• General: Evergreen shrub from a rhizome; stems branched, erect, 10-60 cm tall, leafy; bark and wood yellowish. [IFBC-E-flora-1]
  • Leaves: Evergreen, hollylike, turning reddish in the fall, alternate, pinnate; leaflets 9-19, palmately nerved, with spiny teeth. [IFBC-E-flora-1]
  • Flowers: Inflorescence of clustered racemes up to 20 cm long; flowers yellow, the segments in 6's. [IFBC-E-flora-1]
  • Fruits: Clustered berries 8-11 mm in diameter, blue, glaucous, with a few large seeds, edible. [IFBC-E-flora-1]
  • Habitat / Range: Mesic to dry open slopes and open forests in the lowland, steppe and montane zones; common in SW BC, infrequent eastward in S BC; S to CA. [IFBC-E-flora-1]
  • Origin Status: Native [E-flora-1]

USDA Flower Colour: Yellow
USDA Blooming Period: Mid spring
USDA Fruit/Seed characteristics:

Colour: Blue
Present from Spring to Summer [USDA-E-flora-1]

Ecological Indicator Information

A shade-tolerant/intolerant, submontane to montane, Pacific North American evergreen shrub. Occurs in maritime to submaritime cool mesothermal climates on moderately dry to fresh, nitrogen-medium soils; its occurrence decreases with increasing precipitation, elevation, and continentality. Scatered to abundant, occasion­ally dominant, in the understory of semi-open forests (persists on cutover sites) on water-shedding sites. Inhabits coarse-skeletal soils. Commonly associated with Gaultheria shallon, Kindbergia oregana, and Polystichum munitum. Characteristic of mesothermal forests.

  • Indicator Plants of Coastal British Columbia (Information applies to coastal locations only)[E-flora-1]
Creeping Oregon-Grape - Mahonia Repens
  • Syn:
    • Berberis amplectens (Eastw.) L.C. Wheeler
    • Berberis aquifolium var. repens (Lindl.) Scoggan
    • Berberis pumila Greene
    • Berberis repens Lindl.
    • Berberis sonnei (Abrams) McMinn
    • Mahonia amplectens Eastw.
    • Mahonia pumila (Greene) Fedde
    • Mahonia sonnei Abrams
    • Odostemon pumilus (Greene) A. Heller
    • Odostemon repens (Lindl.) Cockerell [E-flora-3]
  • General: Evergreen shrub from a rhizome; stems branched, more or less procumbent, widely stoloniferous, 15-100 cm tall; bark and wood yellowish. [IFBC E-flora-3]
  • Leaves: Evergreen, hollylike, alternate, pinnate; leaflets 3-7, pinnately nerved, less than twice as long as broad, with 15-43 inconspicuous spiny teeth. [IFBC E-flora-3]
  • Flowers: Inflorescence of clustered racemes 3-8 cm long; flowers yellow, the segments in 6's. [IFBC E-flora-3]
  • Fruits: Clustered berries 8-14 mm in diameter, blue, glaucous, with a few large seeds, edible. [IFBC E-flora-3]
  • Habitat / Range Dry rocky slopes and open forests in the steppe and montane zones; common in SE BC, rare in C and SC BC; E to AB and S to SD, TX, NM, NV and NE CA. [IFBC E-flora-3]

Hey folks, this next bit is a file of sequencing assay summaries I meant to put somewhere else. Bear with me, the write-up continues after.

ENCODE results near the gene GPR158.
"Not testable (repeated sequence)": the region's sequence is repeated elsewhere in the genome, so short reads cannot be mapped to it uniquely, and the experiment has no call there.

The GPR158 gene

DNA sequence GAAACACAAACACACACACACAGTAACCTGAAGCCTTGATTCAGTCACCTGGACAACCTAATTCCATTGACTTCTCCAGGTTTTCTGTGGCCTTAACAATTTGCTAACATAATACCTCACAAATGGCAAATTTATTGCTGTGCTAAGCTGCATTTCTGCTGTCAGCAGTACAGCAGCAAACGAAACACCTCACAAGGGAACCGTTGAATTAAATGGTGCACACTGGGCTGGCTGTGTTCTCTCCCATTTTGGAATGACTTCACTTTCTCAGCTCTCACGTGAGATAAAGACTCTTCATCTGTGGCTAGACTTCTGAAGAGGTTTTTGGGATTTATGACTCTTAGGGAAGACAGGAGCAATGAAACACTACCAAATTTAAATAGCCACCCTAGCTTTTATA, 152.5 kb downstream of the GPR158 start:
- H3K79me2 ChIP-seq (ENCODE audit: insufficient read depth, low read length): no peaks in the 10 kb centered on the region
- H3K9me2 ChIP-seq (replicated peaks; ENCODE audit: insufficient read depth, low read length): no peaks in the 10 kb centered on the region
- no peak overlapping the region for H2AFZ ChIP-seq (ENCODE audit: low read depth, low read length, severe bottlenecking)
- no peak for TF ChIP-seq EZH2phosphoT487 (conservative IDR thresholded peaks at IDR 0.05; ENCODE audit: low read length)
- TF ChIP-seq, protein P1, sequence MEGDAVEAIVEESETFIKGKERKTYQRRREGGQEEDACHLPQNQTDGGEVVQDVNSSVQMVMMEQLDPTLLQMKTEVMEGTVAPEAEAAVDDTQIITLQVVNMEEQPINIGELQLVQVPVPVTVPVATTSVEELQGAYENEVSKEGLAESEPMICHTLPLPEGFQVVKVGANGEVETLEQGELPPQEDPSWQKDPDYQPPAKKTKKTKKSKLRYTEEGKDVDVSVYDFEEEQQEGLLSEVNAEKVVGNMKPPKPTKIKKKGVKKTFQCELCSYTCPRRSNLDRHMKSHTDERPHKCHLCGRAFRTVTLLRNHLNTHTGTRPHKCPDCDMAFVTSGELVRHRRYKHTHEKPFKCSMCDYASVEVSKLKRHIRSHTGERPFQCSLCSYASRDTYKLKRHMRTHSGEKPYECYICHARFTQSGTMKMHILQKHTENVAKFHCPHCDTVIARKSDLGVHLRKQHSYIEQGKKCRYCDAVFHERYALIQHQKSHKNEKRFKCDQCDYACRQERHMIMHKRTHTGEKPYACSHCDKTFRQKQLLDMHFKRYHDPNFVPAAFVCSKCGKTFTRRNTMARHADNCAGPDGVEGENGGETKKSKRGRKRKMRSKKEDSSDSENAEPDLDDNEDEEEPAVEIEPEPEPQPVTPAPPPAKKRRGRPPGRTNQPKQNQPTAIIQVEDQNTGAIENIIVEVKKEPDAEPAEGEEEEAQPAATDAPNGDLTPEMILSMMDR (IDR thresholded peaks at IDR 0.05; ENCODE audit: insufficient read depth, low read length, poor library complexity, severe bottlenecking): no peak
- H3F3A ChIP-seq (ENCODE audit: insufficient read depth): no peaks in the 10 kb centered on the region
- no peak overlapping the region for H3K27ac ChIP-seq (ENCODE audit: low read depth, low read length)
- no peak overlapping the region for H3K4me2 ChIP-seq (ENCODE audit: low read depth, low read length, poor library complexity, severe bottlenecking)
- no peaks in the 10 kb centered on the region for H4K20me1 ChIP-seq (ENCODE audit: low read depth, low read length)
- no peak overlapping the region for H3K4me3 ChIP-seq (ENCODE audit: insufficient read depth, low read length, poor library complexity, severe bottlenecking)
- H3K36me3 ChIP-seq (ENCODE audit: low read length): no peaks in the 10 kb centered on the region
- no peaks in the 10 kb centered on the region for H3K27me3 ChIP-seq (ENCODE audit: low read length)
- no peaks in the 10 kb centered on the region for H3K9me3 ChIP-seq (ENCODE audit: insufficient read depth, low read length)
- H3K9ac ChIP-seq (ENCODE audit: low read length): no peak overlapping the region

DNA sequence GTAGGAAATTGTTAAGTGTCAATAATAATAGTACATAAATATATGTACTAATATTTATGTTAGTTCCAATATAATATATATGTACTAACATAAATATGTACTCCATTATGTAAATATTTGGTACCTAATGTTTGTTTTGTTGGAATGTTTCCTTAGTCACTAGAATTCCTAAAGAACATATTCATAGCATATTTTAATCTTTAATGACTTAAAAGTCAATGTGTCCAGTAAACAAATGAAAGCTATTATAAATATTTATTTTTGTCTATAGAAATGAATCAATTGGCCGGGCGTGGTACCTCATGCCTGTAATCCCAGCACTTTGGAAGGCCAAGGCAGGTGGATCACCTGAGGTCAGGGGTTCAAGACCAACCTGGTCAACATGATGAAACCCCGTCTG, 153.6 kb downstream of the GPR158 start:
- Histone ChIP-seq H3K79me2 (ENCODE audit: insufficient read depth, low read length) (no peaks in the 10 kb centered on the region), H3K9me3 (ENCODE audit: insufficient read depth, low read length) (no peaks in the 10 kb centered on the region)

• Status: Native. [E-flora-3]

Species mentioned:

Barberry, Mahonia (Berberis) [EUCp] Mahonia nervosa, aquifolium, repens, fremontii [Berries] Mahonia aquifolium, M. nervosa var. nervosa [Meuninck EWPUH]


Hazards


Uses

In most of the mountainous parts of California there are Barberries (see pl. 4). Of the thirteen species now recognized scattered through the country, seven occur in the records of the early uses of plants. The fruits of most were used by both the Indians and the early settlers to make a pleasantly acid drink. These berries were also used in making a tart preserve, and some of the Indian tribes dried the fruits for winter use. Probably the most important use for these plants, was in making a good yellow dye for baskets, buckskins, and fabrics. [EUCp]

Edible Uses

Other Uses

The roots, and in some cases the sterns also, were crushed and boiled to obtain the color. The bark of both Berberis repens and Berberis pinnata was used as a laxative and to make a lotion to treat various skin diseases. From the roots a bitter tonic was made which served as a blood purifier. The leaves of B. repens were boiled and the tea taken to cure general aches and rheumatic pains. [EUCp]

Medicinal Uses

Oregon grape was listed in the United States Pharmacopoeia from 1905 to 1916 and on the National Formulary from 1916 to 1937. Berberine salts are used in modern eyedrops and eye washes, and in Germany, tall Oregon grape bark extract is currently marketed for psoriasis. [Berries]
Native Americans steeped roots, stems, or bark for a tea-like infusion to use externally as a soothing wash to bathe sore eyes and as an antiseptic for skin sores. They mashed or chewed roots and stems, placing them on wounds to promote healing. Some tribes used the tea as an aperitif. [Berries]


Lore